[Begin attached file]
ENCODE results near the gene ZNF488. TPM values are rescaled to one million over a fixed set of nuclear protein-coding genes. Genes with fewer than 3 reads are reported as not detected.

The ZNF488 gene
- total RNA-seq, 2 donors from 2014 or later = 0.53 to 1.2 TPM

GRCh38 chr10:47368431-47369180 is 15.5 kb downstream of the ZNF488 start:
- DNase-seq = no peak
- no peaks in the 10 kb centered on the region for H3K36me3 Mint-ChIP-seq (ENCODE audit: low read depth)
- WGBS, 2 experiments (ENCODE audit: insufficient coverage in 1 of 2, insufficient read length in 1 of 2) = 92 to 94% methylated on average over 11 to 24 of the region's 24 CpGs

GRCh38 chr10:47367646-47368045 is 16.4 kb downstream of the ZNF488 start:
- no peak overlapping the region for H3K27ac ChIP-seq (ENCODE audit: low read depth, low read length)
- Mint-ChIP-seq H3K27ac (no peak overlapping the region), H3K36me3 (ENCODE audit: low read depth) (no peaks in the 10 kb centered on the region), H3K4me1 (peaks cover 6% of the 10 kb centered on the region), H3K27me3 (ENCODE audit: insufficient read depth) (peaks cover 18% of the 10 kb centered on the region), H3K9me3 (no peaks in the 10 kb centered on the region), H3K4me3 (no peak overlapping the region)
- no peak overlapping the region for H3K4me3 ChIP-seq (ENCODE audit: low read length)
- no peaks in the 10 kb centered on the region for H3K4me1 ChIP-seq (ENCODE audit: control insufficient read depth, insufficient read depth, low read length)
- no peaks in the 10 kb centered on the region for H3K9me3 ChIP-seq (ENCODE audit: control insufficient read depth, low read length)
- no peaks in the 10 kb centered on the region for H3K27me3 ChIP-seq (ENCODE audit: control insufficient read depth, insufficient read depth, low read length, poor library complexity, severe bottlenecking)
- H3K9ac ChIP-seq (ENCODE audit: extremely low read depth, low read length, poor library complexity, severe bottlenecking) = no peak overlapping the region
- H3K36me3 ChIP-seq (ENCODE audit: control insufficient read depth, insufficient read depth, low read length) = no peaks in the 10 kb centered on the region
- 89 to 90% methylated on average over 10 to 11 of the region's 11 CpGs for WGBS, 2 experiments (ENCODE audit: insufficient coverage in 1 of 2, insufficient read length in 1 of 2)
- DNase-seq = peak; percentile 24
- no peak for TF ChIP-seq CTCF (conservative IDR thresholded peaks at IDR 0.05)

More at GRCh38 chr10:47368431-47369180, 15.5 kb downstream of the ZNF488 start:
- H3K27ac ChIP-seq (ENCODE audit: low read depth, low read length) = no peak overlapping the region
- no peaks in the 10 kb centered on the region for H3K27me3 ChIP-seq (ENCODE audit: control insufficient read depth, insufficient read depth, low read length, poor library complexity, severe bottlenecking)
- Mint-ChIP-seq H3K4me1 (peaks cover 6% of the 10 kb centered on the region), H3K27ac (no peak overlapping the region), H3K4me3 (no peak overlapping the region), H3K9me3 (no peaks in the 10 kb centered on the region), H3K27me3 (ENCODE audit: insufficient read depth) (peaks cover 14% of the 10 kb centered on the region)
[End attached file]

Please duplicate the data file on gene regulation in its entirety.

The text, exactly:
ENCODE results near the gene ZNF488. TPM values are rescaled to one million over a fixed set of nuclear protein-coding genes. Genes with fewer than 3 reads are reported as not detected.

The ZNF488 gene
- total RNA-seq, 2 donors from 2014 or later = 0.53 to 1.2 TPM

GRCh38 chr10:47368431-47369180 is 15.5 kb downstream of the ZNF488 start:
- DNase-seq = no peak
- no peaks in the 10 kb centered on the region for H3K36me3 Mint-ChIP-seq (ENCODE audit: low read depth)
- WGBS, 2 experiments (ENCODE audit: insufficient coverage in 1 of 2, insufficient read length in 1 of 2) = 92 to 94% methylated on average over 11 to 24 of the region's 24 CpGs

GRCh38 chr10:47367646-47368045 is 16.4 kb downstream of the ZNF488 start:
- no peak overlapping the region for H3K27ac ChIP-seq (ENCODE audit: low read depth, low read length)
- Mint-ChIP-seq H3K27ac (no peak overlapping the region), H3K36me3 (ENCODE audit: low read depth) (no peaks in the 10 kb centered on the region), H3K4me1 (peaks cover 6% of the 10 kb centered on the region), H3K27me3 (ENCODE audit: insufficient read depth) (peaks cover 18% of the 10 kb centered on the region), H3K9me3 (no peaks in the 10 kb centered on the region), H3K4me3 (no peak overlapping the region)
- no peak overlapping the region for H3K4me3 ChIP-seq (ENCODE audit: low read length)
- no peaks in the 10 kb centered on the region for H3K4me1 ChIP-seq (ENCODE audit: control insufficient read depth, insufficient read depth, low read length)
- no peaks in the 10 kb centered on the region for H3K9me3 ChIP-seq (ENCODE audit: control insufficient read depth, low read length)
- no peaks in the 10 kb centered on the region for H3K27me3 ChIP-seq (ENCODE audit: control insufficient read depth, insufficient read depth, low read length, poor library complexity, severe bottlenecking)
- H3K9ac ChIP-seq (ENCODE audit: extremely low read depth, low read length, poor library complexity, severe bottlenecking) = no peak overlapping the region
- H3K36me3 ChIP-seq (ENCODE audit: control insufficient read depth, insufficient read depth, low read length) = no peaks in the 10 kb centered on the region
- 89 to 90% methylated on average over 10 to 11 of the region's 11 CpGs for WGBS, 2 experiments (ENCODE audit: insufficient coverage in 1 of 2, insufficient read length in 1 of 2)
- DNase-seq = peak; percentile 24
- no peak for TF ChIP-seq CTCF (conservative IDR thresholded peaks at IDR 0.05)

More at GRCh38 chr10:47368431-47369180, 15.5 kb downstream of the ZNF488 start:
- H3K27ac ChIP-seq (ENCODE audit: low read depth, low read length) = no peak overlapping the region
- no peaks in the 10 kb centered on the region for H3K27me3 ChIP-seq (ENCODE audit: control insufficient read depth, insufficient read depth, low read length, poor library complexity, severe bottlenecking)
- Mint-ChIP-seq H3K4me1 (peaks cover 6% of the 10 kb centered on the region), H3K27ac (no peak overlapping the region), H3K4me3 (no peak overlapping the region), H3K9me3 (no peaks in the 10 kb centered on the region), H3K27me3 (ENCODE audit: insufficient read depth) (peaks cover 14% of the 10 kb centered on the region)